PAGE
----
Family raises awareness of congenital hernia affliction
by Laura Braddick
March 30, 2011 10:39 PM | 4819 views | 0 0 comments | 13 13 recommendations | email to a friend | print
Chris and Alison Higgins read a story to their 16-month-old son, Jackson, at their home in Harmony on the Lakes. The couple is raising awareness about congenital diaphragmatic hernia, a condition Jackson had when he was born. <br>Cherokee Tribune/Todd Hull
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Like many toddlers, 1-year-old Jackson Higgins loves to play outside, dance while listening to music and laugh.

But there was a time before he was born when his parents, Alison and Chris Higgins of Harmony on the Lakes, weren't sure he would ever do any of that.

"Even the small things and things that may seem like inconveniences to some parents are big to us," Mrs. Higgins said. "Like when he cries - we thought he wasn't going to be able to cry."

Jackson was born on Nov. 18, 2009, with a congenital diaphragmatic hernia, a rare but not uncommon birth defect where the diaphragm fails to fully close, causing abdominal organs to enter and crowd the chest cavity.

Just a week after being born, Jackson had to undergo surgery to correct the hernia, which put pressure on his lungs and made it hard for him to breathe on his own.

After about four weeks in recovery at Children's Healthcare of Atlanta at Egleston, Jackson came home.

Emotionally and spiritually changed by their experience, the Higginses have dedicated their time to increasing knowledge about CDH.

March 31 is CDH awareness day to close out CDH awareness month as recognized by the nonprofit Breath of Hope Inc.

"We want people to be aware of what it is," said Mrs. Higgins, community relations coordinator at Northside Hospital-Cherokee. "We had never heard of it before it happened to us."

Jackson is now in good health and only takes acid reflux medicine once a day because of his weakened diaphragm, which helps control the esophagus.

"Jackson is a best-case scenario for a CDH patient," said Higgins, a 13-year veteran of the Cherokee Sheriff's Office. "He's an example of a lot of prayer and effective medical intervention."

Those pieces would not have come together if it weren't for prenatal detection, the parents said.

An ultrasound technician spotted signs of CDH when Mrs. Higgins was 33 weeks into her pregnancy.

The next few weeks were full of uncertainty and anxiety as the couple learned about the disorder.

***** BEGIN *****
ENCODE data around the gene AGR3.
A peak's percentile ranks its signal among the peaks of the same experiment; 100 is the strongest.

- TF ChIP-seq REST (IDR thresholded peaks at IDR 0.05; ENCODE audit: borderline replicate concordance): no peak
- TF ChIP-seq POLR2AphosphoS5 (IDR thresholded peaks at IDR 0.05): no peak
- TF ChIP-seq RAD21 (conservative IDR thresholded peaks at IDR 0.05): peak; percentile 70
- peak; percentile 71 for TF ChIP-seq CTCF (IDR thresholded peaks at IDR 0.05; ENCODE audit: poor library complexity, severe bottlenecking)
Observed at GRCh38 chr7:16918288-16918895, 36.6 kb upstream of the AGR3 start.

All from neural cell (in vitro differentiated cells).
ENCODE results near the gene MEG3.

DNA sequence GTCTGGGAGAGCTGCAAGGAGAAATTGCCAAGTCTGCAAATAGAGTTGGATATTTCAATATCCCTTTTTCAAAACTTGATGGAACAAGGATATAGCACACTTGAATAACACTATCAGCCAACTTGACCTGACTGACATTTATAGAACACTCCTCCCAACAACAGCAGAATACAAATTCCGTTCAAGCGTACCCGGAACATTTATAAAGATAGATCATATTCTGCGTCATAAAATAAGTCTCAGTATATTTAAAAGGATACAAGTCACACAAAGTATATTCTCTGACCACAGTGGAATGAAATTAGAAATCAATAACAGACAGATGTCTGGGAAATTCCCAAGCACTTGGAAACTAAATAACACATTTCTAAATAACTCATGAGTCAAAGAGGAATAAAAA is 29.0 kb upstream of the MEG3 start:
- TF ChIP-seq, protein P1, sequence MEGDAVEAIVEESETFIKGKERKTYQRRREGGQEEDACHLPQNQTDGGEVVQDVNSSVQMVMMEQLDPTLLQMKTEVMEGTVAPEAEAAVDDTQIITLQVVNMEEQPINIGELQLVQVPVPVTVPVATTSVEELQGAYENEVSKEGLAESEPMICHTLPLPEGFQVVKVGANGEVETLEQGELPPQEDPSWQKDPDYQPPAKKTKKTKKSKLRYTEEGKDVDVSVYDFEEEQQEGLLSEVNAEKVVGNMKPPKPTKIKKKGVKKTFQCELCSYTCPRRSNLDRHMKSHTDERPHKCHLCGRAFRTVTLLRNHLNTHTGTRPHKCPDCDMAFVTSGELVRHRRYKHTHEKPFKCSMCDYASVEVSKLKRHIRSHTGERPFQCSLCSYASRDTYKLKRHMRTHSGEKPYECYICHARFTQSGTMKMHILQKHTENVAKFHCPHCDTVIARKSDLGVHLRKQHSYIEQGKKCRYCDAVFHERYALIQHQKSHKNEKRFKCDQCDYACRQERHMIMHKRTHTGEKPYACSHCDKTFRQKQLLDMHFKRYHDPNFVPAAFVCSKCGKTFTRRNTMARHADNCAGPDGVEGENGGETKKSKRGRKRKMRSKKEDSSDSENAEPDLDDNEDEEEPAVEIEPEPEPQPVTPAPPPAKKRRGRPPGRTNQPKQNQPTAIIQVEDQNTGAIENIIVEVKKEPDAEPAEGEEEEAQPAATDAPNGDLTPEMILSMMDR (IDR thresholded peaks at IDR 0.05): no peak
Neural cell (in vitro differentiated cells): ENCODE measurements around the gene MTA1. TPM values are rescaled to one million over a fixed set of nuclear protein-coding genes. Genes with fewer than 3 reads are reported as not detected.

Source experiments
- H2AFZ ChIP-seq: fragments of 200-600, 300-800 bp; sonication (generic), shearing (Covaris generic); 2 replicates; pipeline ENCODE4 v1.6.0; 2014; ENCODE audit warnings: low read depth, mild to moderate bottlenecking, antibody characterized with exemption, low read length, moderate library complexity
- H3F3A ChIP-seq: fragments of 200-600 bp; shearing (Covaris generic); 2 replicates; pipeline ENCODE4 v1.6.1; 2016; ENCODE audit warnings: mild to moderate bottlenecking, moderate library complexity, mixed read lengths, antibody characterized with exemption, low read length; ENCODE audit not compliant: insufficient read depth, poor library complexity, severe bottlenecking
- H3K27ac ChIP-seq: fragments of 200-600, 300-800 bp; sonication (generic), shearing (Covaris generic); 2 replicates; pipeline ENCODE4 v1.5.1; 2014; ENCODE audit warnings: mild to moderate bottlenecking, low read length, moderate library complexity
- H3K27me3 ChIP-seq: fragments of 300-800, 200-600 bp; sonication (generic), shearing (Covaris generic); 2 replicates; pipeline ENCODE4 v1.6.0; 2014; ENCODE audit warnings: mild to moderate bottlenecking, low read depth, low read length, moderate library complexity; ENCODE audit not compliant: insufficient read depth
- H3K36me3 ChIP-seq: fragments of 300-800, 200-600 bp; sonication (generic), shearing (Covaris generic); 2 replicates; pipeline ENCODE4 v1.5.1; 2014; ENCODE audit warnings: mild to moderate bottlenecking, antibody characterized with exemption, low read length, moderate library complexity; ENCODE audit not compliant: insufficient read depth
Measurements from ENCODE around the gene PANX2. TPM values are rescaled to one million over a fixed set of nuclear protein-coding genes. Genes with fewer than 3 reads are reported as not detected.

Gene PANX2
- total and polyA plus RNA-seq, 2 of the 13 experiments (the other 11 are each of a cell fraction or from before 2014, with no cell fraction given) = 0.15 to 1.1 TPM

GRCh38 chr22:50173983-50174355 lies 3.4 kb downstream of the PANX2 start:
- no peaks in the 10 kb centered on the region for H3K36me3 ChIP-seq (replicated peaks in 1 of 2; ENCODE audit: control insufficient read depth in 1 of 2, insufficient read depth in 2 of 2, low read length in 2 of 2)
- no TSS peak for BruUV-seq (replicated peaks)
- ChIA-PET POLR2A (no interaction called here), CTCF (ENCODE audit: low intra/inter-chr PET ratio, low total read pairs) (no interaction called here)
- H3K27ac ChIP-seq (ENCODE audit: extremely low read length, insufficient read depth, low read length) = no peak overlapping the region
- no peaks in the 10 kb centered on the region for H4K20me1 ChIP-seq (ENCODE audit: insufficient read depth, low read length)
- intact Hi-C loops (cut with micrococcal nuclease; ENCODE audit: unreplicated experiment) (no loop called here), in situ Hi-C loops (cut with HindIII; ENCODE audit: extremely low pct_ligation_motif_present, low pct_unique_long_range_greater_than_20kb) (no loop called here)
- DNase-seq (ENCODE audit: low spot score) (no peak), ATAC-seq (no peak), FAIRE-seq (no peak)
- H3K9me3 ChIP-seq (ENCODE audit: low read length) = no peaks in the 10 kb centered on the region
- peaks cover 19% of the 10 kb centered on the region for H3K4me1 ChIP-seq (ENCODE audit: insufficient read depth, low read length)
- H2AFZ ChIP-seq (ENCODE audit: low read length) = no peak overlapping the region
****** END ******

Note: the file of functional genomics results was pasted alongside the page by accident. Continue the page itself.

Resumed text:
"We didn't understand why this happened to us," Mrs. Higgins said. "But we pulled together in ways we've never had to."

They prepared for the worst and prayed for the best.

Resources they found online lead them to scary statistics and results but their doctors at NH-C and Children's Healthcare offered realistic information.

"There were no surprises," Mrs. Higgins said. "They told us exactly what to expect and what would happen."

As Jackson was about to be born, Higgins said the room filled with doctors and specialists to see that he immediately went into the care he needed.

CDH occurs in about one out of 2,500 babies. But of that number, only about half survive, and some survivors are left with other complications.

About 85 percent of cases are found prenatal, but 15 percent are not discovered until after birth.

"We want to raise awareness so if other families are diagnosed it won't be as traumatic," Mrs. Higgins said.

Dawn Williamson, president and founder of CHERUBS - The Association of Congenital Diaphragmatic Hernia Research, Awareness and Support said CDH doesn't have the name recognition like other birth defects.

"Families have to always explain what CDH is," she said. "No one ever talks about it or knows about it, which makes it a big problem when asking for money to help families and support research."

Spreading the word through the local community like what the Higginses are doing is important, Ms. Williamson said.

"When you look at the money going to research, it's nothing compared to how many babies are dying each year," she said. "That is why every bit helps."

The Higginses said they are lucky to be near a group of quality doctors and facilities in Atlanta as well as a supportive community in Cherokee.

"One thing the hernia taught us is we live in a community that's very supportive," Higgins said. "It just goes to show though it may be big, it's small when it pulls together."
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